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Back from the Galapagos Islands – My best trip yet!

Blue footed booby, Galapagos Islands, (c) David Prutchi, Ph.D. 2012

Abigail and I are back from the Galapagos Islands.  This was my fifth time there, and certainly the best yet!  Like the two last times, I used Ecoventura to organize the trip, and continue to be impressed by their outstanding dedication to service.

Ecoventura operates three 16-passenger cruise yachts and one diving catamaran.  The three cruise yachts are identical to each other, and I’ve travelled in all 3 with equal comfort (“Flamingo” with Shanni, “Eric” with Hannah, and “Letty” with Abi).
Ecoventura's Letty, Galapagos Islands, (c)2012 David Prutchi, Ph.D.
My preference is to use these yachts instead of the larger ships (that can hold up to 100 passengers) because of the personal service, and especially because Ecoventura keeps their landing groups small – a maximum of 10 passengers per Naturalist Guide.  Since yachts/boats get equal visiting slots from the National Park, being the only group on an island, and having a naturalist just for your group makes an enormous difference.  I have travelled in the larger ships, and because of this difference wouldn’t go back.
As a disclaimer – I’m not related to Ecoventura in any way besides being a very satisfied repeat customer.
David and Abigail Prutchi in the Galapagos Islands, (c)2012 David Prutchi, Ph.D.
This time we had the following itinerary (Click links for my pictures on Flickr):

 

Cacti in Punta Moreno on the lava fields of Isabela Island.  (c)2012 David Prutchi, Ph.D.

Cacti in Punta Moreno on the lava fields of Isabela Island.

 

 

This itinerary had two very special treats for me.  One was hiking through the endless lava field on Punta Moreno in Isabela Island, and the other was a return to the red sands of Rabida Island - a place that I’ve wanted to visit again since 1980.

Galapagos sea lion on the red sands of Rabida Island.  (c)2012 David Prutchi, Ph.D.

Galapagos sea lion on the red sands of Rabida Island.

 

Abigail and I managed to do some original research while on the Galapagos Islands.

 

David Prutchi, Ph.D. with thermal imaging camera in the Galapagos Islands, 2012.  Thermography of Galapagos animals, Marine Iguana

David Prutchi acquiring thermal images of marine iguanas in the Galapagos Islands

Besides a DSLR (with a Canon EF 70-200mm f/2.8L IS II USM and 2X teleconverter), we carried a second DSLR converted for full-spectrum (infrared-visible-UV) photography, as well as a thermal imaging camera.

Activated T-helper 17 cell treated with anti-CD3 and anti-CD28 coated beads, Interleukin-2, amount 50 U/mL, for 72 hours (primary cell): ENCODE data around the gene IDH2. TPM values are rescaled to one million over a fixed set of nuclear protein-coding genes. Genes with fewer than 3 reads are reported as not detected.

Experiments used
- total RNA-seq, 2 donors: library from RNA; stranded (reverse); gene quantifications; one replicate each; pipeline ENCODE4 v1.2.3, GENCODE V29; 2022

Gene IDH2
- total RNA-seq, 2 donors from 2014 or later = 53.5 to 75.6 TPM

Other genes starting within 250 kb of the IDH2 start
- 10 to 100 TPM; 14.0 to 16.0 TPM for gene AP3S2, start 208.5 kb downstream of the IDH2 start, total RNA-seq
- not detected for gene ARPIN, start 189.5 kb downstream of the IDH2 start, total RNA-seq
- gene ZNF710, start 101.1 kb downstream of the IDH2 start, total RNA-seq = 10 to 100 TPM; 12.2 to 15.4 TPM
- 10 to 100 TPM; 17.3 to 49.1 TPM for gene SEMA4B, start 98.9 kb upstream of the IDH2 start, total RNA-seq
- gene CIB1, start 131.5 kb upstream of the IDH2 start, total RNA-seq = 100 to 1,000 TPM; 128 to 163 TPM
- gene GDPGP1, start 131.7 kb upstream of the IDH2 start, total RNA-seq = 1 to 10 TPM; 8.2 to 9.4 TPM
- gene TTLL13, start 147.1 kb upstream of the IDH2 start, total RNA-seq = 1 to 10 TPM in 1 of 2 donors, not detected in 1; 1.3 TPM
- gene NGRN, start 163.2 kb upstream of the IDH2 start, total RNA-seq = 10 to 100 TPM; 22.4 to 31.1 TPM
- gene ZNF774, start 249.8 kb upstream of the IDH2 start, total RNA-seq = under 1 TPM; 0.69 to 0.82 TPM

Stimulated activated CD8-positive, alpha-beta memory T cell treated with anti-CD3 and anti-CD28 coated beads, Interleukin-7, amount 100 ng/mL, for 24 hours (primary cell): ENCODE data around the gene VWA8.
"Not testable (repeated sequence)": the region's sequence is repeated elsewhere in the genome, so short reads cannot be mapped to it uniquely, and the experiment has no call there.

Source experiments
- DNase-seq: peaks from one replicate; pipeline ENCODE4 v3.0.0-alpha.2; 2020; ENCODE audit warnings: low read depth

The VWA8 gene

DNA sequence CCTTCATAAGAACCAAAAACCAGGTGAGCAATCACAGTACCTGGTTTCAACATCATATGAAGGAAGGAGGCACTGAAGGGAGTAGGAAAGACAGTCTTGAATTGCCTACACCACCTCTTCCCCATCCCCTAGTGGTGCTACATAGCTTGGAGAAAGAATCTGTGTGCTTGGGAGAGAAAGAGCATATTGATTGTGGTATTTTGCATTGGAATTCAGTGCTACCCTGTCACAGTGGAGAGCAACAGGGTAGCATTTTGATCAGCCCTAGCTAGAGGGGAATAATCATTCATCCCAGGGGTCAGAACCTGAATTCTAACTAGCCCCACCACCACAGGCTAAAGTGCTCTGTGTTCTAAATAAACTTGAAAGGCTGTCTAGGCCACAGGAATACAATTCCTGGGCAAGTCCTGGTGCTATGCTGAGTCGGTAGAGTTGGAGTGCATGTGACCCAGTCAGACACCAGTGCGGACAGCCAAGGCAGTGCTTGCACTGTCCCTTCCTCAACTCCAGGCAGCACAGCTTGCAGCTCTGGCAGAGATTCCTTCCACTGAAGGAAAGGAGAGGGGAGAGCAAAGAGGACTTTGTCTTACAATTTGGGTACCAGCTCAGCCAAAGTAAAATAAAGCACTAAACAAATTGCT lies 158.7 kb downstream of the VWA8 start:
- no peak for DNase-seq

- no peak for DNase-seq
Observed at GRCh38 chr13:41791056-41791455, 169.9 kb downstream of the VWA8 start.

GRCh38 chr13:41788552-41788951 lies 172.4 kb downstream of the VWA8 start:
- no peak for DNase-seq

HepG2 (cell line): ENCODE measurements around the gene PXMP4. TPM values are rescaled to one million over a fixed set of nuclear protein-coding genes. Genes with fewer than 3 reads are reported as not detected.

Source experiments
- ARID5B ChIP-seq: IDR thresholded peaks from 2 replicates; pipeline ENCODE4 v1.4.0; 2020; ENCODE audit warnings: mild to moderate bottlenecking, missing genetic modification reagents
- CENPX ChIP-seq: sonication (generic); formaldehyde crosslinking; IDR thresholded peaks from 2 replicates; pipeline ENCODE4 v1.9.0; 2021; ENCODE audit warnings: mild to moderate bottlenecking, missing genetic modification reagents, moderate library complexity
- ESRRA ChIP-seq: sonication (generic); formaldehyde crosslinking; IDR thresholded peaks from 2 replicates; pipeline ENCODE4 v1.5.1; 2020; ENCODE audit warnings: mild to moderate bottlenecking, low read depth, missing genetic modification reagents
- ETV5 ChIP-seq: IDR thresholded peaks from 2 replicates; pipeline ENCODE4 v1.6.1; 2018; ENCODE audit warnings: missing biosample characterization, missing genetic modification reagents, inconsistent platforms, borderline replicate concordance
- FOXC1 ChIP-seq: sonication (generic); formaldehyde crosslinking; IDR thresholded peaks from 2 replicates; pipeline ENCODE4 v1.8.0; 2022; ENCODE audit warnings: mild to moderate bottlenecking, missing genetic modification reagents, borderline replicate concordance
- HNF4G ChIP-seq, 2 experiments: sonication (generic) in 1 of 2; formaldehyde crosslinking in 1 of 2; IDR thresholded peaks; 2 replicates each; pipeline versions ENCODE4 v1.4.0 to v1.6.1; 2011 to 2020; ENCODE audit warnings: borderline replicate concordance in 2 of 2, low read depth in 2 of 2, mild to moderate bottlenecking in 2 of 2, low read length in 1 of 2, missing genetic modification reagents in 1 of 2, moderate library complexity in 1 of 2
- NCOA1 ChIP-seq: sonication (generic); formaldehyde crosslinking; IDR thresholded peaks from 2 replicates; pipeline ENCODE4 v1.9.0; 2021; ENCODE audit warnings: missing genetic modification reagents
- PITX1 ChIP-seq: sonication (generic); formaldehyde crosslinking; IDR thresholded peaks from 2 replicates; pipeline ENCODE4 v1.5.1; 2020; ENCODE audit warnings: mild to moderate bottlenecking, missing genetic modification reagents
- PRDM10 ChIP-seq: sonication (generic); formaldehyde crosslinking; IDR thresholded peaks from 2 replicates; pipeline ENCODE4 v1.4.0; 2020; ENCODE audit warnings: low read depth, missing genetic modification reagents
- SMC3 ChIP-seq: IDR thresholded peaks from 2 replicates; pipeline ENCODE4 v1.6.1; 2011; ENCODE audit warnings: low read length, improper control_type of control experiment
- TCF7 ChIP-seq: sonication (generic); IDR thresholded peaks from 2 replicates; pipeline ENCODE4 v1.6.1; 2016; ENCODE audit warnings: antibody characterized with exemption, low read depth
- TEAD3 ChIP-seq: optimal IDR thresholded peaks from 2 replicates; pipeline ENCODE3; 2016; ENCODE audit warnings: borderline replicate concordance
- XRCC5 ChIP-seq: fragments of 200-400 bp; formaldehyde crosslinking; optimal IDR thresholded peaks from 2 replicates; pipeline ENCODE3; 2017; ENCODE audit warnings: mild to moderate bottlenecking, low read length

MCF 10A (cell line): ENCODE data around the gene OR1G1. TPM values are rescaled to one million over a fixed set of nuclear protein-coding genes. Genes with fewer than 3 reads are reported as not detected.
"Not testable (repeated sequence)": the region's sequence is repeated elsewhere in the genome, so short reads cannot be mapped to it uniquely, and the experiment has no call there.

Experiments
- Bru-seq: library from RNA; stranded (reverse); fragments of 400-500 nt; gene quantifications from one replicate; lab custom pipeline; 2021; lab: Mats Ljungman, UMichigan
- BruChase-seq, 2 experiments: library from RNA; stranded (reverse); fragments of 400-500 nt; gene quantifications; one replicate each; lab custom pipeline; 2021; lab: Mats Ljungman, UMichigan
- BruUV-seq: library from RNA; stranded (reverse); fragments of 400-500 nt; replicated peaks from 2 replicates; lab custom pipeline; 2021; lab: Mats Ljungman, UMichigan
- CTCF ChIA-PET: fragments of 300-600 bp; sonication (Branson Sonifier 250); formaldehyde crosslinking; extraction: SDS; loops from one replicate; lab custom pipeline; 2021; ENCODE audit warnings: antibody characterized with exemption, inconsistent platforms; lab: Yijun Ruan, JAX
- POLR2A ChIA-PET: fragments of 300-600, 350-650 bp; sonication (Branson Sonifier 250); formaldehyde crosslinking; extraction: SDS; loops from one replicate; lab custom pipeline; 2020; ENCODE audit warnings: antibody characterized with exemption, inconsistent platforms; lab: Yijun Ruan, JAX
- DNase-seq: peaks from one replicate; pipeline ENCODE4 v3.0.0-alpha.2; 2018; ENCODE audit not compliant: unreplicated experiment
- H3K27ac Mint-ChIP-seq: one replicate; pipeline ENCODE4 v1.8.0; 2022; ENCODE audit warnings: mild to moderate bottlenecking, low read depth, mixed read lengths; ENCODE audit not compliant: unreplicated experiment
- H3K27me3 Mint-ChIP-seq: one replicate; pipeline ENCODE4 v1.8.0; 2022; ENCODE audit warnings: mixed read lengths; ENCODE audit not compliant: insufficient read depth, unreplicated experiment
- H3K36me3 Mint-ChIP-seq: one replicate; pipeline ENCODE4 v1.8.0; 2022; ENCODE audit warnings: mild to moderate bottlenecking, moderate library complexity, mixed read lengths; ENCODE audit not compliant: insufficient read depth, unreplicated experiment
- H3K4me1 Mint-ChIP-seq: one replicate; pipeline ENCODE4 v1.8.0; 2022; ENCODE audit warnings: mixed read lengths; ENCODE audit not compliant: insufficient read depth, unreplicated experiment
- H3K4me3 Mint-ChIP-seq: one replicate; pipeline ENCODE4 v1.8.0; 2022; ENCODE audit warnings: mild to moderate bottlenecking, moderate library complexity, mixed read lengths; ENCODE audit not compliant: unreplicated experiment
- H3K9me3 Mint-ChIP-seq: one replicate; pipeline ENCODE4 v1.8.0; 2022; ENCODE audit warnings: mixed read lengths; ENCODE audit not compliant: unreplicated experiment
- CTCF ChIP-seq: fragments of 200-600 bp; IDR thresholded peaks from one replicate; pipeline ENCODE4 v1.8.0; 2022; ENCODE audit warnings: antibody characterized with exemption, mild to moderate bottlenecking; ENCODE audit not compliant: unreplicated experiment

Thermal image (Thermograph) of Galapagos Marine Iguana, (c)2012 David Prutchi, Ph.D.

Thermal image (Thermograph) of Galapagos Marine Iguana, (c)2012 David Prutchi, Ph.D.

The thermal pictures were especially interesting, showing the way in which various animals in the Galapagos have evolved to conserve or absorb heat.  If you are interested, please take a look at our Flickr set of thermal images of Galapagos fauna.

Prutchi and Prutschi in Galapagos

Our group in the Galapgos Islands included 7 members of our Family: Edward Prutschi, Zimri Prutschi, Billy Finkelstein, Keila (Prutschi) Finkelstein, Stephanie Finkelstein, Abigail Prutchi and David Prutchi

I highly recommend this trip.  There is nothing like being there to understand the unique role that these islands played in the development of Darwin’s Theory of Evolution.

Again, speaking only as a satisfied, repeat customer, I highly recommend that you contact Lourdes (Luly) Mena at Ecoventura to help you plan an incredible trip to this wonderful destination!

 

 

 

 
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One Response

  1. [...] Abigail and I just returned from a trip to the Galapagos Islands.  On the way, we visited the iconic Mitad del Mundo (Middle of the World) monument which commemorates the 18th-century French Geodesic Mission expedition carried out for the purpose of measuring the roundness of the Earth and measuring the length of a degree of latitude at the Equator. [...]

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